Although solid as a continent, America floats on a sea of oil, for building roads and moving cars; for heating homes; for pumping water; for cultivating, fertilizing and harvesting fields; for making clothes and housewares; for trucking food and goods. Were oil gone tomorrow, we’d soon die.
As America’s domestic oil supply has been used up, most oil is now brought from far nations at gunpoint. American foreign policy is increasingly driven by oil demands. Any nation which does not provide oil to us on our terms (contracts, rates, pipelines, shipping) may become an evil enemy (Saddam Hussein, Taliban, Chavez, Mossadegh, etc). Even the worst dictator is tolerated (Hussein, Shah of Iran, Burmese junta, Taliban, Milosevic, Nazarbayev, Abacha, Noriega, etc) until they threaten the flow of oil.
Since an American’s conveniences demand many times more oil, and since expanding human population competes for less oil, the U.S. must enforce control of oil ever more brutally. Lethal embargoes, bombings, invasions, human rights abuses, government coups and puppet regimes are imposed.
Thus, in effect, turning the ignition key has become a vote for war. Buying groceries from supermarkets rather than local farmers, when available, votes for war. Shopping at malls for trinkets votes for war.
Ithacans are generous, knowledgeable and dedicated, yet we shouldn’t regard ourselves liberal, anti-war or progressive while indulging the benefits of empire, without restraining personal dependence on oil. Those determined that “Bush Must Go!” need to know that Cars = Bush (50% of imported oil use) and that the combative core of Bushism would survive his defeat.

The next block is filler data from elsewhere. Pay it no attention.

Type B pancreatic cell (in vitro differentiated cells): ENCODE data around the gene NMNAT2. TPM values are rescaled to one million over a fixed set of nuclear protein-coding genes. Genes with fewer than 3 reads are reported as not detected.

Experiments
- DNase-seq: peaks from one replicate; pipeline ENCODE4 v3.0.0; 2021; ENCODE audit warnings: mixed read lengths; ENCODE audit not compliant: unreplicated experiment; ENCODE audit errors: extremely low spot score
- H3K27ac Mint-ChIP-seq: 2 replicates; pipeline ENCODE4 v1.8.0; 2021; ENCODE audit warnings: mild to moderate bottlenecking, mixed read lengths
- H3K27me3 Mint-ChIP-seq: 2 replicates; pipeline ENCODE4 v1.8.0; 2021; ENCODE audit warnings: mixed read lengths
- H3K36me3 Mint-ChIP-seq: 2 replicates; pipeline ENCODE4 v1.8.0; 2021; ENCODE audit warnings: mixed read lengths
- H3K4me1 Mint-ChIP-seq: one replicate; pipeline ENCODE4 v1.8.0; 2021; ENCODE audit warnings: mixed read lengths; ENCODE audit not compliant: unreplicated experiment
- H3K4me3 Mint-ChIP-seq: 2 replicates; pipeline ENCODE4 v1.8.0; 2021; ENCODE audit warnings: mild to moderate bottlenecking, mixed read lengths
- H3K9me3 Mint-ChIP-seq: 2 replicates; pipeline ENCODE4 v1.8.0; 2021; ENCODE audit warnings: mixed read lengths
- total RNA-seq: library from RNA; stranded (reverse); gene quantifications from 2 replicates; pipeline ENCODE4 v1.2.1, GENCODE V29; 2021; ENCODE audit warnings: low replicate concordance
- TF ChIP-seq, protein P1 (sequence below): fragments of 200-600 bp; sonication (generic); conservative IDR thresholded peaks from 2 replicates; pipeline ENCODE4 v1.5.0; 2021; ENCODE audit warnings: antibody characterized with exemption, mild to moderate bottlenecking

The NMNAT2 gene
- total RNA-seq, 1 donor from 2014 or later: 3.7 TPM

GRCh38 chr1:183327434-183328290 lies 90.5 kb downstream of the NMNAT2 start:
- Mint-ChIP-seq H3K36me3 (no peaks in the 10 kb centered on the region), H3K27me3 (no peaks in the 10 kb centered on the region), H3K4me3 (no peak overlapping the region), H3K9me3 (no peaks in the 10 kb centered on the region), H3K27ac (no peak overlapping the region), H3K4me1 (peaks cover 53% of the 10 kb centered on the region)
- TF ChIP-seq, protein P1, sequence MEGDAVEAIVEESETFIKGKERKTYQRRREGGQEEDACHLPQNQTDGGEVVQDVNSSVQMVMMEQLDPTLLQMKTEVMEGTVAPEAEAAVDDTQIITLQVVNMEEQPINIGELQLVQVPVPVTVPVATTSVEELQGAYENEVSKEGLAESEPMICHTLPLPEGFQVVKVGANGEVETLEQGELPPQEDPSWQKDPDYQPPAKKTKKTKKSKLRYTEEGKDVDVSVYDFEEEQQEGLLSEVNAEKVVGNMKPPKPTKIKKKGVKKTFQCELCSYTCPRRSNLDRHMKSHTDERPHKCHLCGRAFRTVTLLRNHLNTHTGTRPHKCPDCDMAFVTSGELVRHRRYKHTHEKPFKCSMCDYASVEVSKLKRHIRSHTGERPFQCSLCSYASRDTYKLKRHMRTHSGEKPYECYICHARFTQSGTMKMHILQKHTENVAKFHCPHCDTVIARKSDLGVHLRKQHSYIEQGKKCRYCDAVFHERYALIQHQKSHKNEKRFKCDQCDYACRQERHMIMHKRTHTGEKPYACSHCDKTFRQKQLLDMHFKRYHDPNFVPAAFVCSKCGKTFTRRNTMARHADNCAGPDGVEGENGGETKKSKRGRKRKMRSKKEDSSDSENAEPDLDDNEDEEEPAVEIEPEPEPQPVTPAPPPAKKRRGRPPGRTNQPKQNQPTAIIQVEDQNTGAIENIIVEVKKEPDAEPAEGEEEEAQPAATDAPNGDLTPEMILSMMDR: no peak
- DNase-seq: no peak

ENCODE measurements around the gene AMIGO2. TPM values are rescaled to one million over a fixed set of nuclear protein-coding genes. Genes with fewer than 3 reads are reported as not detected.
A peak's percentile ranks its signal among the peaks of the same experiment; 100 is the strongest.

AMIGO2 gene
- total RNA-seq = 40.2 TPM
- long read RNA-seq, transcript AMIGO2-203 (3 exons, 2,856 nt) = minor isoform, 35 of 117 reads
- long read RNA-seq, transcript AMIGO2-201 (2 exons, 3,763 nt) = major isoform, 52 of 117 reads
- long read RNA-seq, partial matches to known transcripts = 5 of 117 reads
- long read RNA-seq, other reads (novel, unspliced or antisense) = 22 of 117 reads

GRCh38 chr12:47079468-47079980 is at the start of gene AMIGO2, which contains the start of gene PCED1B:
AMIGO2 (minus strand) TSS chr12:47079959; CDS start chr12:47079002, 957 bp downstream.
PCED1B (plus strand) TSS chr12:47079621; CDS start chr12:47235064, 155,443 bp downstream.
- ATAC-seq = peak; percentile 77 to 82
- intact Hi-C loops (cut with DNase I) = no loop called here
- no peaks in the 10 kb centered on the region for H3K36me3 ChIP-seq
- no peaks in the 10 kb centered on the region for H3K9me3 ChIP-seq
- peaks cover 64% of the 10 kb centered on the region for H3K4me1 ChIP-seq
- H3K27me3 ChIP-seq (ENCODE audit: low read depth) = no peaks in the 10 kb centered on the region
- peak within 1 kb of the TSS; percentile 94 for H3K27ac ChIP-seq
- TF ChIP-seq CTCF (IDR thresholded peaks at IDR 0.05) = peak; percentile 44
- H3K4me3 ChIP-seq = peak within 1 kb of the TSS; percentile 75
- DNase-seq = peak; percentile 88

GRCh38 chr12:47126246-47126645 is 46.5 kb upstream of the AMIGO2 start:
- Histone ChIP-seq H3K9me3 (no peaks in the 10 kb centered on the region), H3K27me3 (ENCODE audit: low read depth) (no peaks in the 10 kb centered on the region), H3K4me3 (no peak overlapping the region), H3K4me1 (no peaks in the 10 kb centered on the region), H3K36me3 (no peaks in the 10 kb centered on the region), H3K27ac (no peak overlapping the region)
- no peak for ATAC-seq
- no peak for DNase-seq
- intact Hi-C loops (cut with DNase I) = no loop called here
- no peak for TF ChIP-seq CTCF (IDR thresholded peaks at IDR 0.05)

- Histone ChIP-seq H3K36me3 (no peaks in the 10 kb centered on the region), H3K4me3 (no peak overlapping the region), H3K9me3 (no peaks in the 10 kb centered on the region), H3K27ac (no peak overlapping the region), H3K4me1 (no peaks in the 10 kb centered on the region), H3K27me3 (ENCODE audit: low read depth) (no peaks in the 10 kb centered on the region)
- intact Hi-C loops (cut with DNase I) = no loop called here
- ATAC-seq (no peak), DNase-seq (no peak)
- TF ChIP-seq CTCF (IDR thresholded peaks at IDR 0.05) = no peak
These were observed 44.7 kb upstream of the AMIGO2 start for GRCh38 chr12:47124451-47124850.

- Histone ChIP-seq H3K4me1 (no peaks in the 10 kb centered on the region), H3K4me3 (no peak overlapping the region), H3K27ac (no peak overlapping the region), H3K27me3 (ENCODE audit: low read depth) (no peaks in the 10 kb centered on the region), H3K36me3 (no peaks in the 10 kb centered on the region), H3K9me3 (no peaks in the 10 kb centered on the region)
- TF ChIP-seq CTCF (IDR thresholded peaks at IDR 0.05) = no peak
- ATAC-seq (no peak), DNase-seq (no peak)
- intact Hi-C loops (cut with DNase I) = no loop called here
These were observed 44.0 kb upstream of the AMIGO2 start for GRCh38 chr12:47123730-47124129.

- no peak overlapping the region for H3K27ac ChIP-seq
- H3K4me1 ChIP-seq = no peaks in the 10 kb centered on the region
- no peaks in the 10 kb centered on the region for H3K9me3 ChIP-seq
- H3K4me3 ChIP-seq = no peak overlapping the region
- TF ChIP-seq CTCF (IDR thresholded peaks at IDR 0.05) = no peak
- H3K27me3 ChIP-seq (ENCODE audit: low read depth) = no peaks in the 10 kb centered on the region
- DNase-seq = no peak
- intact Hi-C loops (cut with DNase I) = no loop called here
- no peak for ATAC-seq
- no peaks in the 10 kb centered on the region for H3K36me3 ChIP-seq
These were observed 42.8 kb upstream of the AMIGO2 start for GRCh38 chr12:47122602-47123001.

Likewise no parent can claim intelligently to love their child unless they work to create a civilization which will surpass this crisis, by creating regional economies which thrive with least oil.
Solutions surround us, and each of us has a role. There are everyday solutions like biking, walking, carpooling, farmer’s markets, installing energy efficiencies, recycling and repairing, enjoying creating rather than consuming.
There are community solutions like bike lanes, buses and trollies, street reclamation, insulation buying clubs, cogeneration, re-use centers, urban agriculture, food processing centers, sewerage reform, local currencies, quiet neighborhood industry and retail, regional stock markets, import replacement programs.
Although there are federal solutions– funding the above rather than oil wars– Congress is dominated by oil money. Democrat John Kerry’s energy plan, relying on wind, biofuels, rail and greater auto efficiency, are necessary beginnings that would carry us less rapidly to dead ends than George Bush’s Armageddon Plan. Swing state voters should back Kerry, yes, while remembering that today both candidates must serve America’s oil-soaked consumer culture. They must fight for our oil (Kerry endorsed Iraq invasion 10/9/02) as long as we demand it. Blood for Oil will flow regardless who is elected.
That’s why leadership to create peaceful abundance begins at home. Our daily lives are the most powerful votes.
By Paul Glover.
Glover is author of “Ithaca Power,” a comprehensive guide to Ithaca’s fuel supply system (1988).